Journalism is the best system that provides for transparency in a democracy but do we have that capacity in Grenada?
If the reporting on the just ended EC$1.1 Billion Budget Presentation by Prime Minister and Minister of Finance Dr. Keith Mitchell is an example of our journalistic performance in a system in which there is no opposition in the House of Representatives, the people will be left no smarter than they currently are.
Yes there were plenty stories – dozens highlighting the pronouncements of the Prime Minister and his Ministers during the meeting of the House of Representatives – and that’s appropriate – the nation must know about the plans and programs of the sitting administration but they should also be critically analysed.
Unfortunately though in the Senate where there is a combination of government, independence senators and representatives of the opposition very few stories focusing on the content of the budget were produced by the local media.
The only exception was MTV, which featured stories critiquing the suspicious $32 Million dollar package called “Other Services – a discretionary spending of the Minister or Cabinet.
MTV also did stories on the opposition dismissing the government claims of a prospering country, the labour Senator’s condemnation of lighting the cricket stadium at a cost of one million dollars to see T/20 cricket while ignoring Health, and Agriculture, and Senators questioning the government’s performance.
The fact is that the other media houses were less inquiring and probing.
CC6 and GBN chose to ignore the critical issues and instead focused on the President of the Senate blasting latecomers to Senate Meetings along with the government’s failure to pay former NDC Parliamentarians their benefits almost four years later.
This is the same government that made sure that they paid themselves all their benefits prior to the 2003 general election which the NNP won by one-seat.
I take careful note of the fact that stories done on the non-payment of monies owed to some NDC members of Parliament were diluted by these media outlets who turned to a former NNP consultant, Dr. Bert Brathwaite who claimed that he was not compensated following the 2008 change of government.
It should be noted that the same Dr. Mitchell did not pay House Speaker Marcel Peters throughout his government’s 13-year reign.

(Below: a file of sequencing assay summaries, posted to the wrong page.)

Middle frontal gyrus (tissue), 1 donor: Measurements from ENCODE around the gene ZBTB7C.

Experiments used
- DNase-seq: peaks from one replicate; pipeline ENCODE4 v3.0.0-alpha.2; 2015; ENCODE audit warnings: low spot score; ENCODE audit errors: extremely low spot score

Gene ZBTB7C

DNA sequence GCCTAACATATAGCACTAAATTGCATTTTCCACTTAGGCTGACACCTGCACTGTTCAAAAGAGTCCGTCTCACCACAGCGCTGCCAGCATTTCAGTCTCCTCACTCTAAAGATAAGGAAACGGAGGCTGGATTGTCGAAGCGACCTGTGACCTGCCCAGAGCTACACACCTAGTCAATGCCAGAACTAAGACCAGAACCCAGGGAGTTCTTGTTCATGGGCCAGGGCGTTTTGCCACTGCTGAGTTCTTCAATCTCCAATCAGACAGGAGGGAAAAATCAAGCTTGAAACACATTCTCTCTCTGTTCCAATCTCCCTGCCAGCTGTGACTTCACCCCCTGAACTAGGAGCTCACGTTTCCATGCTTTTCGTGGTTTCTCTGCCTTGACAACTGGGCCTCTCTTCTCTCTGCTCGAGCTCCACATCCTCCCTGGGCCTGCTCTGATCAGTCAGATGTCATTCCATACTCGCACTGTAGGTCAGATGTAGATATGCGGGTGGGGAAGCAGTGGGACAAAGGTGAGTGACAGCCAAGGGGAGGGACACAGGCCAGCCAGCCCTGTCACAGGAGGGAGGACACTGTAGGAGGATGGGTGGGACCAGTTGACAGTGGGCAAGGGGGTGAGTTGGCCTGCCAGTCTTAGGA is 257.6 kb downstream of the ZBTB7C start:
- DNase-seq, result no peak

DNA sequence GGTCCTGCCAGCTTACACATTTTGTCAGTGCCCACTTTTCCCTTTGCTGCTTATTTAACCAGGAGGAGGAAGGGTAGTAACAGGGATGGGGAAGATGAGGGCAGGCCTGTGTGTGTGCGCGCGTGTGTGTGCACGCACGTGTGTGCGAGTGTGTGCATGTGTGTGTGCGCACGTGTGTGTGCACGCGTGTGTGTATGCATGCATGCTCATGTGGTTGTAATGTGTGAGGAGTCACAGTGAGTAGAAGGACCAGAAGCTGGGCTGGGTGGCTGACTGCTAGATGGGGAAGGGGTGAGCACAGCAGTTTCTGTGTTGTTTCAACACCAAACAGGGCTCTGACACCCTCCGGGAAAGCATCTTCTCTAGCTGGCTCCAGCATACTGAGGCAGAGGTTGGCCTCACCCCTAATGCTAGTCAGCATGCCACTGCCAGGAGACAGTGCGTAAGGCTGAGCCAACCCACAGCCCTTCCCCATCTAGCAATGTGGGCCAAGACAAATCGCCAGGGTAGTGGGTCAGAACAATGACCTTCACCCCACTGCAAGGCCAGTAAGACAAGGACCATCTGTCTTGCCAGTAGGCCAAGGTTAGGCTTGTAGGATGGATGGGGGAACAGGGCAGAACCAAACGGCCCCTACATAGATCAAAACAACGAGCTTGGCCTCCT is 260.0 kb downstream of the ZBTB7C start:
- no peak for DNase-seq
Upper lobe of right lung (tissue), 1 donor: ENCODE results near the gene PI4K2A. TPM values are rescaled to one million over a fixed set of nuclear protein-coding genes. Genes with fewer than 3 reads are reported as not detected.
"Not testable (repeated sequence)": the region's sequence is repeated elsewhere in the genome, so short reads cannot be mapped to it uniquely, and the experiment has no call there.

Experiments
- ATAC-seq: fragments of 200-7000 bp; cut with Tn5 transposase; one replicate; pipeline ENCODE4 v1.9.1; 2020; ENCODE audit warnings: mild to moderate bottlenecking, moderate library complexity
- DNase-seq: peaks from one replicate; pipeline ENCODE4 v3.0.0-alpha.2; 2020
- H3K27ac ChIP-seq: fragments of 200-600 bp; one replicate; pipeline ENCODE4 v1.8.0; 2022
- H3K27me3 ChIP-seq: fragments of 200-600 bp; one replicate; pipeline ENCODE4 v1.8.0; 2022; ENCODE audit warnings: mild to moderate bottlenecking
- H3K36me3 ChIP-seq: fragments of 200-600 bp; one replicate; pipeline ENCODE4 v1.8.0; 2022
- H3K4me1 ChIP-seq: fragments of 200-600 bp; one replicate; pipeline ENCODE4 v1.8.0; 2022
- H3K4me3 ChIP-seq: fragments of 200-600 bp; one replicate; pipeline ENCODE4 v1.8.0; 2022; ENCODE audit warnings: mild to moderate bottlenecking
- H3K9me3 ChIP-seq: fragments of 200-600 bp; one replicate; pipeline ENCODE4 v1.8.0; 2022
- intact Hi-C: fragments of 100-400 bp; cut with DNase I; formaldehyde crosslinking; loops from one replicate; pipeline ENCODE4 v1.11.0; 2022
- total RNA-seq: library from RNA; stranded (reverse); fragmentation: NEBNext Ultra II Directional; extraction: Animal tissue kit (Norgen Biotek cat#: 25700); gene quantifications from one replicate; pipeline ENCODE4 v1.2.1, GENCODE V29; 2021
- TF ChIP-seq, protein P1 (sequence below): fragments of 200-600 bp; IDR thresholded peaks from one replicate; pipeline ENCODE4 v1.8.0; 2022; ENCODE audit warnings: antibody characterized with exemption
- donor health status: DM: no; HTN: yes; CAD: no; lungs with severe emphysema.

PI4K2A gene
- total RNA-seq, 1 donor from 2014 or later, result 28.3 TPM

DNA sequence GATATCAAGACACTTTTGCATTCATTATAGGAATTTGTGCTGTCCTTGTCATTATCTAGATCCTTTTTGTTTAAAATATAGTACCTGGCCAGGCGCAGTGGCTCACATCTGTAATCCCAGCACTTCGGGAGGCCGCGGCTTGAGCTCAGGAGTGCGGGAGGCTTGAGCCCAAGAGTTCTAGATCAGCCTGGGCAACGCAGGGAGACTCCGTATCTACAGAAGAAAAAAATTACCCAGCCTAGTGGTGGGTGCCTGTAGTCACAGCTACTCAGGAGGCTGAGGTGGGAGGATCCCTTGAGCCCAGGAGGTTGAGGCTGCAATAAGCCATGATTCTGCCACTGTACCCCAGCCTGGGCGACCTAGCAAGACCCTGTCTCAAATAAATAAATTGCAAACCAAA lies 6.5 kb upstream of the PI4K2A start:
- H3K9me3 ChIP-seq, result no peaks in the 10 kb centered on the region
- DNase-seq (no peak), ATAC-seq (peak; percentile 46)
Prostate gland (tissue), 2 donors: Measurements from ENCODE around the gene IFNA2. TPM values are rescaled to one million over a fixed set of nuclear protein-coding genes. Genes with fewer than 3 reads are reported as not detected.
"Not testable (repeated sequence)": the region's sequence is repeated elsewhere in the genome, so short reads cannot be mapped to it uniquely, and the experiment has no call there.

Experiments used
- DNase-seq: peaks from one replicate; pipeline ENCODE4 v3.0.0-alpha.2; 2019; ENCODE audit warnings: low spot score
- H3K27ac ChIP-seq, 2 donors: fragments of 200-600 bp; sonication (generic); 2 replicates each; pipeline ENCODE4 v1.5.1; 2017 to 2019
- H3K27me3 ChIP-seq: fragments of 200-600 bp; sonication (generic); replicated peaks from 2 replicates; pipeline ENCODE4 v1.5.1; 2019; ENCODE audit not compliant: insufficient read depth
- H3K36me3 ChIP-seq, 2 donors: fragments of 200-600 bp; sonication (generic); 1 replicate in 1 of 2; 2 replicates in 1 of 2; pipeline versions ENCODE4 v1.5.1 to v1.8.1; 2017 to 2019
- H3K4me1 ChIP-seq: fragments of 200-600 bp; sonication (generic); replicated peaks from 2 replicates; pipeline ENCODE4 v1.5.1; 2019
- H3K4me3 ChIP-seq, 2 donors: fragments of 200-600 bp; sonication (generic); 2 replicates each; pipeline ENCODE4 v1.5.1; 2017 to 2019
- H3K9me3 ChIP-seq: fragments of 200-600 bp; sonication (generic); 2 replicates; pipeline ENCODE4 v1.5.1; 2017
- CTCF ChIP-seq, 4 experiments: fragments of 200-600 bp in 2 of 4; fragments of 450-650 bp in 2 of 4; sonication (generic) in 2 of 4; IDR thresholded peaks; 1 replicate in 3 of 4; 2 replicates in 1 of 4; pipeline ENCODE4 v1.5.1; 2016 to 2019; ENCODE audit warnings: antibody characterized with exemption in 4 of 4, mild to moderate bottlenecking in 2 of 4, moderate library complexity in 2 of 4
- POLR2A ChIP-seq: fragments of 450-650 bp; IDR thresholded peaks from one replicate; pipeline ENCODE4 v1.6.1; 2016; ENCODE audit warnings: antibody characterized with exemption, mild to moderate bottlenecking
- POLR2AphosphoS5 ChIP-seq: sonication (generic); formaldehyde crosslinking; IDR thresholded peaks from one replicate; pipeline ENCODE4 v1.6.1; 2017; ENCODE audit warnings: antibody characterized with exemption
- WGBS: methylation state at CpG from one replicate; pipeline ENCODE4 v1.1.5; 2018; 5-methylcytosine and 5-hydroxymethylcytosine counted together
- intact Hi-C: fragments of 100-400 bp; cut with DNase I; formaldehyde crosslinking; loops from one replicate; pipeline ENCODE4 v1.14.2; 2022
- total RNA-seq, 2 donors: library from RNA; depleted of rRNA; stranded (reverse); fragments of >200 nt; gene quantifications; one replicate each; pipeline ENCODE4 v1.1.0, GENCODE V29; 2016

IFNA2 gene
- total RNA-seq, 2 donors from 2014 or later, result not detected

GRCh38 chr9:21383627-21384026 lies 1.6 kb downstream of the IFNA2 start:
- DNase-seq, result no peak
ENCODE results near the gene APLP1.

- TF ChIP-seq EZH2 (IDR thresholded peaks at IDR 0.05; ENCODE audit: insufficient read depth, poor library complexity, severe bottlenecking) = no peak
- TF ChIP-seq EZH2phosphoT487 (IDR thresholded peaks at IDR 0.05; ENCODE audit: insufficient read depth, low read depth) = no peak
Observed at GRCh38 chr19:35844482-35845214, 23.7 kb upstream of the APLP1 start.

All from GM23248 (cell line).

Another GBN story highlighting the No Vote result in the Referendum seemed twisted to send the message that NDC Franka Bernadine questioned the quality of Caribbean legal luminaries. What the Lady Senator was in fact highlighting was the people’s lack of trust in the government. GBN again!!!
What I want to suggest is that due to our one-party House of Representatives (Lower House), the local media outlets ought to be more investigating and check to see if the government’s promises and expenditure are imaginary or realistic.
Can anyone deny that since coming back into power in 2013, the Keith Mitchell Government’s manifesto and presentation of four budgets all together promised in excess of 20,000 temporary and permanent jobs?
Can GBN or CC6 or any of the media houses tell the nation how many of these jobs became a reality? Are our journalists asleep or afraid to look seriously at the NNP Green House?
Our so-called private media houses are behaving just like the Government Information Services (GIS) in seeking to make IMF letters of commendation a red carpet celebration for government while ignoring the impact the austerity measures are having on workers and people in general.
Yes we must report the IMF stories but the local journalists also have a responsibility to highlight the consequences of the program.
For example, what have the media houses said about the three-year deferral in public servant wages and the impact of the programme on workers?
What about the failure of the government to ensure the replanting of key export crops like nutmeg and cocoa some 12 years after Hurricane Ivan and the contracting and outsourcing of government jobs to party people? Are we getting value for money?
GBN is called by some as the national radio and television station but in my view its performance at the moment is way below par.
Of the three television stations on the island, the GBN news often leaves much to be desired. The management of GBN needs to address this issue in the New Year.